Delaying gratification – having to work for something – is good; it turns out that resilience develops out of the process of not winning, and living through that, to then win. To get there requires patience, perseverance, and inner strength.

The thing with patience is that it’s always relative.  No matter how patient a person is, life can push you just a little too far and then there you are losing your patience or temper.

A number of things help to increase or maintain patience.  Looking at it from a Spirit, Mind, and Body relationship:

Daily Yoga or meditation, prayer – spirit.

Thinking things through before acting, keeping the big picture in mind (figure and ground) – mind.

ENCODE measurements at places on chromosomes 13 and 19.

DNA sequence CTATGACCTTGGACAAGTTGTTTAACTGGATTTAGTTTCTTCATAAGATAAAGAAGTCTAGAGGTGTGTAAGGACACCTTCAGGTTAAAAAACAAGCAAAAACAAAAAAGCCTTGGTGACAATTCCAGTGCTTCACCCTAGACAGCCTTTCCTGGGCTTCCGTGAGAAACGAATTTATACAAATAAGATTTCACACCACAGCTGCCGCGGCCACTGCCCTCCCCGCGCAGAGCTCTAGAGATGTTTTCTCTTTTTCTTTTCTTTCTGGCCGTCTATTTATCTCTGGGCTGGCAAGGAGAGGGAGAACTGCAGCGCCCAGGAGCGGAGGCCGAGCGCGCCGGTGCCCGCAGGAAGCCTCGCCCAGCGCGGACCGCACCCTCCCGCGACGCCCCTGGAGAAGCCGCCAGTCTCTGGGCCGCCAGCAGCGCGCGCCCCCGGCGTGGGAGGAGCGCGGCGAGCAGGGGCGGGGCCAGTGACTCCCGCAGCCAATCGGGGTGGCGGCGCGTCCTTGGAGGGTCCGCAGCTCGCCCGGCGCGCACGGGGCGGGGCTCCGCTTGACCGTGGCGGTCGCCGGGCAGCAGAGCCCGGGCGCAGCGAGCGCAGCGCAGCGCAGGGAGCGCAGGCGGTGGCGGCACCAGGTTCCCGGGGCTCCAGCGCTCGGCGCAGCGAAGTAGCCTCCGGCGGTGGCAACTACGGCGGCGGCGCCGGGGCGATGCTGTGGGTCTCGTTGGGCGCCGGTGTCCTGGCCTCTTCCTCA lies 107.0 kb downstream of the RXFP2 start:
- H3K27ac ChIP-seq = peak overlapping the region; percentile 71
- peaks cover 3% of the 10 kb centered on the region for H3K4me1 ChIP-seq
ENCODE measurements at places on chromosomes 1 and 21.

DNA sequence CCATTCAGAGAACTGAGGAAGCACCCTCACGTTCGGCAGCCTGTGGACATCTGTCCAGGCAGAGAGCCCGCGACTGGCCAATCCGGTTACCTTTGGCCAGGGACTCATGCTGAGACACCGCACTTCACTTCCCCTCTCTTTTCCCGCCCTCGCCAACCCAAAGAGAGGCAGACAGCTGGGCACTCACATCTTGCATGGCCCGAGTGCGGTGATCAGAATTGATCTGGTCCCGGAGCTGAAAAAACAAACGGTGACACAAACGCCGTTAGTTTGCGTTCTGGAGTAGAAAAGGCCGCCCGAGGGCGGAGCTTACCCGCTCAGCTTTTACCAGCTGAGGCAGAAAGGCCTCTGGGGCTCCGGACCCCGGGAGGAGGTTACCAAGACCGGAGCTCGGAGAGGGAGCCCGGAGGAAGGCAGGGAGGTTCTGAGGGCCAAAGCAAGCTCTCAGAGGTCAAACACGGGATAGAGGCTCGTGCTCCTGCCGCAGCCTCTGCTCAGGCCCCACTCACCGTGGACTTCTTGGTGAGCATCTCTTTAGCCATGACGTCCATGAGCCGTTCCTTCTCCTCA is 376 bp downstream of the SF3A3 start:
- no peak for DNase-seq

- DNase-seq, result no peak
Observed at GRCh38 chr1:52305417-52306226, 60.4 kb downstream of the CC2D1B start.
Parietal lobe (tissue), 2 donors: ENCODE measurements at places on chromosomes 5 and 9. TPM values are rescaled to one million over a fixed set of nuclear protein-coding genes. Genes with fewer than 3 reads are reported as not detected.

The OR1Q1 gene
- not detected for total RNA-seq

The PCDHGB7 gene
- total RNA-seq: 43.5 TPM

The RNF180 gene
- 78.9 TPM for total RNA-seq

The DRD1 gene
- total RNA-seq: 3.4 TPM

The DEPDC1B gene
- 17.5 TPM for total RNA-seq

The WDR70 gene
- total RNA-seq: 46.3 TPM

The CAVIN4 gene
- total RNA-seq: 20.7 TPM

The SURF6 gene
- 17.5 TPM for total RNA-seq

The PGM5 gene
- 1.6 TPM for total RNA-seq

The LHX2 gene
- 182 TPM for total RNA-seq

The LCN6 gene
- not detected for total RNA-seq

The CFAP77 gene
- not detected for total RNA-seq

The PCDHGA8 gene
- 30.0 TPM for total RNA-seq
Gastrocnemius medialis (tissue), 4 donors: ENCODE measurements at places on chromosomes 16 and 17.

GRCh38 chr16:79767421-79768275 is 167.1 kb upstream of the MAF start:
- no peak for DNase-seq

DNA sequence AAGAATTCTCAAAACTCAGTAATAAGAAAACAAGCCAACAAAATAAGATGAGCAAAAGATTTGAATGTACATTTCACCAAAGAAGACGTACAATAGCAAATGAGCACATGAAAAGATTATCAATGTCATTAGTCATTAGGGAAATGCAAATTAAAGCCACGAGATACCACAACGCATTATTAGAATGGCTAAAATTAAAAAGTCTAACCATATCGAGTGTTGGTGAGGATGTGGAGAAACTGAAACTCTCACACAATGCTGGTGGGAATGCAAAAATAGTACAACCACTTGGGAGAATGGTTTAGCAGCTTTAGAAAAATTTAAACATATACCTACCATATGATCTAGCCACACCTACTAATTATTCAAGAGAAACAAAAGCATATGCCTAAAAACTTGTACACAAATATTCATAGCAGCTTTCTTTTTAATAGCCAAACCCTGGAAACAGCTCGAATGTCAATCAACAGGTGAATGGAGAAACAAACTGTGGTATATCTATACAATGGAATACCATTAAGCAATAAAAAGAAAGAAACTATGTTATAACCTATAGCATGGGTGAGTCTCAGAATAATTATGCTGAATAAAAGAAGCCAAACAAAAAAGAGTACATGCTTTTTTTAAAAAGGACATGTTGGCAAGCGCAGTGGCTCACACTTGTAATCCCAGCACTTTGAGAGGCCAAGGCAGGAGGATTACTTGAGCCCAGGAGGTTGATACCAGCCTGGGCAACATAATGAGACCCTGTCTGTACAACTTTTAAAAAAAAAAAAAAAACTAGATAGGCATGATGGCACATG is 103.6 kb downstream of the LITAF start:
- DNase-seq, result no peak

Exercise, and sleep and eating right – body.

Breathing, Staying centered and focused – spirit, mind and body.

If you are out of sync in any of these areas it’s really difficult to center – and a lack of centeredness often results in a lack of patience.

When faced with a situation which is trying your patience, first, Stop, Look, and Listen.

As soon as you notice that you’re being challenged to be patient – try to focus on what is actually happening, what may be going on for you – are you tired, frustrated or stressed; what may be going on for the other person – is she tired or stressed in some way.

Notice what is going on then pay attention to the sound of your voice or that of the other person is it angry or whinny.  Each are indicative of someone who is dealing with a conflict that they may be bringing to the situation.